Can You Skydive and Scuba in the Same Day?

Monday, July 24, 2023

Is scuba diving after flying okay? What about flying after scuba diving? Does the order matter? Yes – the order matters a LOT! While exploring the depths of the sea prior to hopping on (or out of) an airplane may seem like your ideal fun-packed day, there can be some serious consequences. Let’s dive into the skydive and scuba topic and answer the question: What happens if you scuba dive and fly on the same day? 

Can You Fly And Scuba Dive On The Same Day?

parachute aadFirst of all, we will acknowledge that we’re in Georgia, and hence, we’re landlocked … we know! Fun fact: People can get SCUBA certified in Georgia. Yeah, that’s right, and we don’t want those people checking both types of diving off their bucket lists on the same day. 

Technically, you can go scuba diving after flying but it’s generally not recommended. Why? Flying and scuba diving both leave you worn out! It’s more fun, more comfortable and, most importantly, safer to leave the two activities for separate days. 

How can you fly and scuba dive on the same day? The only way you can safely be in a plane and below sea level on the same day is if you fly first and scuba second. To be crystal clear: Scuba diving has to come after flying or skydiving.

We’ve also gotten the question “Can you skydive into scuba diving?” And our answer to that is heckkk no, it’s logistically and technologically impossible! 

Scuba Diving After flying

There are a number of scientific laws that explain water pressure, gaseous reactions, and how they can all affect the human body. News flash … we’re skydivers not scientists, but we can still break down the basics.

Essentially, the gases that flow throughout our bodies and keep us alive behave properly only in certain environments (AKA, NOT under the pressure of the sea), and when we don’t give them enough time to readjust after swimming with the mermaids and barnacles, the effects can be detrimental. Let’s take a closer look …  

Air Pressure

Have you ever swam to the bottom of a swimming pool and felt a little funny compared to how you did a second ago on land? The pressure of water is significantly more than air, and it increases as the depth increases. The lower we go in the ocean, the more pressure there is, and therefore there is a lesser amount of volume for air in our bodies.

What’s the big deal? Pressure affects how well our bodies are able to absorb the gases we’re breathing in. Underwater, these gases are compressed and absorbed into the body a bit differently than they are at sea level.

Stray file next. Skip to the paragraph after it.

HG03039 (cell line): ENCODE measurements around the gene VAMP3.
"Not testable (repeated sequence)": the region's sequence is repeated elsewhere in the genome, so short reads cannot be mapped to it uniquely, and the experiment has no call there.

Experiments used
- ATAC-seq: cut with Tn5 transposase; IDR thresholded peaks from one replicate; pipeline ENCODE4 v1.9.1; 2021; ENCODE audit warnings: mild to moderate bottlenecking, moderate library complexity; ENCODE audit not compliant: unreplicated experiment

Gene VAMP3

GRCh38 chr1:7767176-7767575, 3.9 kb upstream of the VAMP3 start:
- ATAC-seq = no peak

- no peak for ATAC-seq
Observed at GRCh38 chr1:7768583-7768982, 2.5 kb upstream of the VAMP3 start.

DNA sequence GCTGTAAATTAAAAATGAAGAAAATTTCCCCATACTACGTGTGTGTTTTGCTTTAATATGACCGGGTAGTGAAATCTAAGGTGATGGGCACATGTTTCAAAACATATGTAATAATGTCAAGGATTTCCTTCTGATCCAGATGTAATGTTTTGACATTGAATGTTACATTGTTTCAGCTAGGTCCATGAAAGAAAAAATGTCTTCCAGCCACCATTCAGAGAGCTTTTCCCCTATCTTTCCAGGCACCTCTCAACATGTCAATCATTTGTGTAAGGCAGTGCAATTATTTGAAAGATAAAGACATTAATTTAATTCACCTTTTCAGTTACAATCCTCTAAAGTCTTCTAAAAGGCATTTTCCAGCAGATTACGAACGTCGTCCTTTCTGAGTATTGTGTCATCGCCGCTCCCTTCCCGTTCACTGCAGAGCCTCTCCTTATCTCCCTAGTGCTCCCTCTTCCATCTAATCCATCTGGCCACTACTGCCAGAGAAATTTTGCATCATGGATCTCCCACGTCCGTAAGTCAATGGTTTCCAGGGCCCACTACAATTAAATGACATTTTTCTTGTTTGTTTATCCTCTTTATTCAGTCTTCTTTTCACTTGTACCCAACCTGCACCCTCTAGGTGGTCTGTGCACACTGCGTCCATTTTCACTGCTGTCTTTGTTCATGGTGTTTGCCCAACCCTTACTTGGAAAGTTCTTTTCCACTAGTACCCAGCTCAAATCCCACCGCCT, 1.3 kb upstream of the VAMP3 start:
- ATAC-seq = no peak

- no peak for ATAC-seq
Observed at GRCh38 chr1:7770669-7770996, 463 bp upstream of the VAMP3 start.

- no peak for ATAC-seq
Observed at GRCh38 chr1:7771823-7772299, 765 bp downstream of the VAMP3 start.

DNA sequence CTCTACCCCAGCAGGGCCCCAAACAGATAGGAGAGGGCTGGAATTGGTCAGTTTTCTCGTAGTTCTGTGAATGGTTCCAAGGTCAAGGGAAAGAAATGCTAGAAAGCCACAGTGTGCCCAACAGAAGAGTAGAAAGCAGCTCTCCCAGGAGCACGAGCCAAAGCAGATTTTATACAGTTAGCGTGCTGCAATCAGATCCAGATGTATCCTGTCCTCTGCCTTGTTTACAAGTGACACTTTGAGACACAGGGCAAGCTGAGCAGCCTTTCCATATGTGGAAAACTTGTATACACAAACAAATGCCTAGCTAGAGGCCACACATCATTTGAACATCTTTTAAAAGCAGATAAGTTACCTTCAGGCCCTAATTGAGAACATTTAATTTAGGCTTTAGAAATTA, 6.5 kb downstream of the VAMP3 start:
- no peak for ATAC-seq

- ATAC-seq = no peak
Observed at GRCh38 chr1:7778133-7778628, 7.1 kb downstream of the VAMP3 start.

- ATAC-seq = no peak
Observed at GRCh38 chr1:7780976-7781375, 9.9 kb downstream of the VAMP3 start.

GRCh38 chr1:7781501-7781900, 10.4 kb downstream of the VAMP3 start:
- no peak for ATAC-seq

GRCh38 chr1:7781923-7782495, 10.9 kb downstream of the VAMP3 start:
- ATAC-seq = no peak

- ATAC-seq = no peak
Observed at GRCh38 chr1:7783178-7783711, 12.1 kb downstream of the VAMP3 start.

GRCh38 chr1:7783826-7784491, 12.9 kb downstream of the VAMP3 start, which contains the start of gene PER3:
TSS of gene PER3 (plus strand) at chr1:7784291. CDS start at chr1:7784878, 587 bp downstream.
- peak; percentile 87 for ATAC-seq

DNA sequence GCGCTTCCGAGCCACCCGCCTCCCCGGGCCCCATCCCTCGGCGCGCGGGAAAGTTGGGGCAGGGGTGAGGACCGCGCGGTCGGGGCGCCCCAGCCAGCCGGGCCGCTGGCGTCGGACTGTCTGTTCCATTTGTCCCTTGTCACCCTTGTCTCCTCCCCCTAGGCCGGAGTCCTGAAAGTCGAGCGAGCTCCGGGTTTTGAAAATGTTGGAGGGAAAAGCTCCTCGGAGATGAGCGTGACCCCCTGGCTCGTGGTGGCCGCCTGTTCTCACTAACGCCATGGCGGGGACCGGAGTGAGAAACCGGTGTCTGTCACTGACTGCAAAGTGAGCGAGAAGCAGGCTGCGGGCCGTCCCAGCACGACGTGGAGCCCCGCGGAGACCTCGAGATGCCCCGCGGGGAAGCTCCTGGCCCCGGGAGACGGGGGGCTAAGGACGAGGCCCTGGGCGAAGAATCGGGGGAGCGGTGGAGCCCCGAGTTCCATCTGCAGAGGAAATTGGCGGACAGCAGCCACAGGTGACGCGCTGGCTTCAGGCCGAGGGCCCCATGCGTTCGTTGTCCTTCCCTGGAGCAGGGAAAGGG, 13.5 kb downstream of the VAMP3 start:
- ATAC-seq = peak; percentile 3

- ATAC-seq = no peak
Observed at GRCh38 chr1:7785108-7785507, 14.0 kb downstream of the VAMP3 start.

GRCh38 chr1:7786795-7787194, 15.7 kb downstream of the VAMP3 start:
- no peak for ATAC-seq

The breathing apparatus required for scuba diving is primarily filled with nitrogen that’s mixed with helium and sweet, sweet oxygen. Off-gassing (also called decompression) refers to the time spent under various levels of pressure to allow the body time to safely expel the nitrogen from the tissues to the blood, to the lungs, and out of the body. If this isn’t done or is done too quickly, the diver can experience the bends.

The Bends

What in the world are the bends? When a scuba diver experiences decompression sickness (“the bends”) their symptoms can range from fatigue and balance problems to paralysis. Like in skydiving, most scuba diving accidents are due to human error rather than equipment failure and are typically preventable – skydivers are scuba divers are both safety-oriented, first and foremost. 

What Does All This Have To Do With Skydiving?

skydiving freefallDecompression from below sea level to at sea level is intense on the body, and throwing that same body into a plane and going above sea level is a big no-no.

Super simply put: Our bodies don’t do well with that drastic pressure change, and even if the scuba diver did all the right things and feels fine on the ground, they can still be subject to decompression sickness if they fly in an airplane too soon after a dive.

How long do you have to wait to skydive after scuba diving? Here’s the breakdown from the Divers Alert Network (DAN) — note that these are the minimal recommended wait times between scuba diving and flying in an airplane:

  • A single-day dive with no decompression required: 12+ hours
  • Multiple days or repeated dives with no decompression required: 18+ hours
  • A dive that requires decompression: 24+ hours 

Remember that the longer you wait on land to give your body a moment to chill, the lower the chance of decompression illness coming in hot. When in doubt, wait it out! 

If you just skimmed the surface and are still asking, “Why can’t I skydive after I scuba dive?” The simple answer is, your body wasn’t created to be able to. Humans are awesome, but we can only handle so much! So, next time you’re headed to the beach by way of Georgia, stop at Skydive Monroe and jump with us before you hit the briny deep! Blue skies!